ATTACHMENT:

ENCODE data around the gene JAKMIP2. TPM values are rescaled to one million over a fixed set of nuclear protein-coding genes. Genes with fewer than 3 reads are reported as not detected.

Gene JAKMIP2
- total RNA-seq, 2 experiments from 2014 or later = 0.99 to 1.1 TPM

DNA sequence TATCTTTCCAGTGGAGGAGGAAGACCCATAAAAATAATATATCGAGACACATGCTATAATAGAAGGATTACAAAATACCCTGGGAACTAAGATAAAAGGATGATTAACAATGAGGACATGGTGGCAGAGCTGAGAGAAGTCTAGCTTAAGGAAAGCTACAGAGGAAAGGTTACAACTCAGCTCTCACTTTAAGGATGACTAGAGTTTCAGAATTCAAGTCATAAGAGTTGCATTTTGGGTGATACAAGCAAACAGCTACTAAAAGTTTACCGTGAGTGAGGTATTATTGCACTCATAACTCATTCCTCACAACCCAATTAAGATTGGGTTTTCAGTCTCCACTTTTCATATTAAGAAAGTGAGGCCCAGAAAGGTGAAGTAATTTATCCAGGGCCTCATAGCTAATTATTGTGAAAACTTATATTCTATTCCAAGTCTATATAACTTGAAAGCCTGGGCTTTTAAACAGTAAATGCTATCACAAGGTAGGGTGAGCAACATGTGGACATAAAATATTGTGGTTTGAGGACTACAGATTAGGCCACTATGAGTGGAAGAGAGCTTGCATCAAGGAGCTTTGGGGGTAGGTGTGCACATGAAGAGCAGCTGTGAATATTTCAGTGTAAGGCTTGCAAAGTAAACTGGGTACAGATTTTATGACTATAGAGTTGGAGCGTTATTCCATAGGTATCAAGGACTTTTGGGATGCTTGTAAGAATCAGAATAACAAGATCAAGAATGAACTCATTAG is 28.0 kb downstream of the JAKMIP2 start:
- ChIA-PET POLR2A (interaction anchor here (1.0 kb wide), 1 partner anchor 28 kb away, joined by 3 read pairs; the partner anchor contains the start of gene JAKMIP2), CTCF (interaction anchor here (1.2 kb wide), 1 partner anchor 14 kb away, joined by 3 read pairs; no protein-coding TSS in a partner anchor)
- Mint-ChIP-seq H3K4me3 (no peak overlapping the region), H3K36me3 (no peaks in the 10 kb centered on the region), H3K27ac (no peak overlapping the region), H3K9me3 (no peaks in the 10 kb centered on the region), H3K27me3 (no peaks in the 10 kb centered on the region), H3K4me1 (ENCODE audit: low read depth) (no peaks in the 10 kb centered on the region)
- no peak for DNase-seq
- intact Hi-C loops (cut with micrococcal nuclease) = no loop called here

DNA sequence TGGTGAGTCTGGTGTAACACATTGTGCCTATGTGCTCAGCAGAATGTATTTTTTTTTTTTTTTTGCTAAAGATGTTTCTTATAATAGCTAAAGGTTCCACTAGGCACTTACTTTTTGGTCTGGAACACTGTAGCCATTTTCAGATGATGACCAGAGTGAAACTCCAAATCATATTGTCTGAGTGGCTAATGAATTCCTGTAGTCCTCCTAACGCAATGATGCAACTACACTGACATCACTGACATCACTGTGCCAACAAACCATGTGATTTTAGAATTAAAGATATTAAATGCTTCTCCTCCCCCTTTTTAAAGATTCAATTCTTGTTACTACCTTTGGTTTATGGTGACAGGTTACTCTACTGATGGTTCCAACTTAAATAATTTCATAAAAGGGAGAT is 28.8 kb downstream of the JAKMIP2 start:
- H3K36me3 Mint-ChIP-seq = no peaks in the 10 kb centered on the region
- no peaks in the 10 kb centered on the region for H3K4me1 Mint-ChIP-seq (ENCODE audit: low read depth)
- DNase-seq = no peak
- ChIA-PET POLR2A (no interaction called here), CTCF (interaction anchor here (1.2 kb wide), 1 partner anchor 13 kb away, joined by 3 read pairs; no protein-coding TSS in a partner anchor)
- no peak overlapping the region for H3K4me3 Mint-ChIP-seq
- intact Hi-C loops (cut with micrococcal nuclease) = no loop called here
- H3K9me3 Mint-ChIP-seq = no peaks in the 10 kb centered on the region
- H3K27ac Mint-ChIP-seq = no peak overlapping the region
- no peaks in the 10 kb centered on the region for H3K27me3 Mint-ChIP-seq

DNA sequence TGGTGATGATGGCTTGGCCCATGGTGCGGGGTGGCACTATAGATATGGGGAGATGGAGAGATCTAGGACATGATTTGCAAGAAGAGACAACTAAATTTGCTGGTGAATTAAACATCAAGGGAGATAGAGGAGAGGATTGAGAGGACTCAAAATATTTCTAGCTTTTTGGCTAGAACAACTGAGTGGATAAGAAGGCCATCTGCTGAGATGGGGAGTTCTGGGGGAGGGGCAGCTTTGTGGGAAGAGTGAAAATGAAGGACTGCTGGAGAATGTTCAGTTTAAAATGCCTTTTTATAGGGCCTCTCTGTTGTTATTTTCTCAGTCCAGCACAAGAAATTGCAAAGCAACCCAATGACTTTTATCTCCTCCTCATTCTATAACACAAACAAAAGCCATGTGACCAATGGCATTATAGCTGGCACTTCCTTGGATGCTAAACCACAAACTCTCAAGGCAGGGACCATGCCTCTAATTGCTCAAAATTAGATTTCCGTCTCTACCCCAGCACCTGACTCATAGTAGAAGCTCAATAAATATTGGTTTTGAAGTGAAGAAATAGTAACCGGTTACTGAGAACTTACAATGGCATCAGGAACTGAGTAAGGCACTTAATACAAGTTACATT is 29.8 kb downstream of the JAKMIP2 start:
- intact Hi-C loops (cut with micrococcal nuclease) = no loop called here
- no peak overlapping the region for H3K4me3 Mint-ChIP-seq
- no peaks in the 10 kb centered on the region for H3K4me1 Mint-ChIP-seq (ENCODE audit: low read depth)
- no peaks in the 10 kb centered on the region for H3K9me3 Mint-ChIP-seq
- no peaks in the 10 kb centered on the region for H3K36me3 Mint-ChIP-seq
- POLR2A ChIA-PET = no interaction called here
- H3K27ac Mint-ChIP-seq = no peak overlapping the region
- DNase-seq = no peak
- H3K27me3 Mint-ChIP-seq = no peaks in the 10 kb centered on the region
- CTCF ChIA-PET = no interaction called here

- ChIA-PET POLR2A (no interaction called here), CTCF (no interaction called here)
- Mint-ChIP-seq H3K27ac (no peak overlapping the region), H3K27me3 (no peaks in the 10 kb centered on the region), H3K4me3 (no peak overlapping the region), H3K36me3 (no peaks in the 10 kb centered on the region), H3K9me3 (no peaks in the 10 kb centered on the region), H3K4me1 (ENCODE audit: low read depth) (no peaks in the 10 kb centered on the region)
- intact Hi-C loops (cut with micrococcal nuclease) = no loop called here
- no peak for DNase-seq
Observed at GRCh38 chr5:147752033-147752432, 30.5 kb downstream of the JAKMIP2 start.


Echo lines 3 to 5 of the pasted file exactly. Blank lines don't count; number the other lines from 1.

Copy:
- total RNA-seq, 2 experiments from 2014 or later = 0.99 to 1.1 TPM

DNA sequence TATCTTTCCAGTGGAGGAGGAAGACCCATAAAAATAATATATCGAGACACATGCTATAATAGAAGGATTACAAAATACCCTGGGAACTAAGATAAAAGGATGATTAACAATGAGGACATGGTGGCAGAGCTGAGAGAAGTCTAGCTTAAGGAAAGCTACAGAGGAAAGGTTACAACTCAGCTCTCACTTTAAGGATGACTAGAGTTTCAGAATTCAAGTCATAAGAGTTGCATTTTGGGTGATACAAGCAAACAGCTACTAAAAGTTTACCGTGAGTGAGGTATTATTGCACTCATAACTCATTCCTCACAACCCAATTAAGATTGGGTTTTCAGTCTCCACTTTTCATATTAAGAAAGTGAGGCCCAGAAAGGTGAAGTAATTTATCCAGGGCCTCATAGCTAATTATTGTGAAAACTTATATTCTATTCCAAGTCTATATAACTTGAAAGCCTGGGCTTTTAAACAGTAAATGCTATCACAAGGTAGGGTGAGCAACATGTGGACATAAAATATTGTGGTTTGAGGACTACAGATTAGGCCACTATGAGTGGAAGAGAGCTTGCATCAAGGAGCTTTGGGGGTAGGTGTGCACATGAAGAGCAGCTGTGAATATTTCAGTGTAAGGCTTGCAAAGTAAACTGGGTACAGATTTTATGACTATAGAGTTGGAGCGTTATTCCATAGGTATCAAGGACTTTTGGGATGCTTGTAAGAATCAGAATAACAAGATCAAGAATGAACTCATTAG is 28.0 kb downstream of the JAKMIP2 start:
- ChIA-PET POLR2A (interaction anchor here (1.0 kb wide), 1 partner anchor 28 kb away, joined by 3 read pairs; the partner anchor contains the start of gene JAKMIP2), CTCF (interaction anchor here (1.2 kb wide), 1 partner anchor 14 kb away, joined by 3 read pairs; no protein-coding TSS in a partner anchor)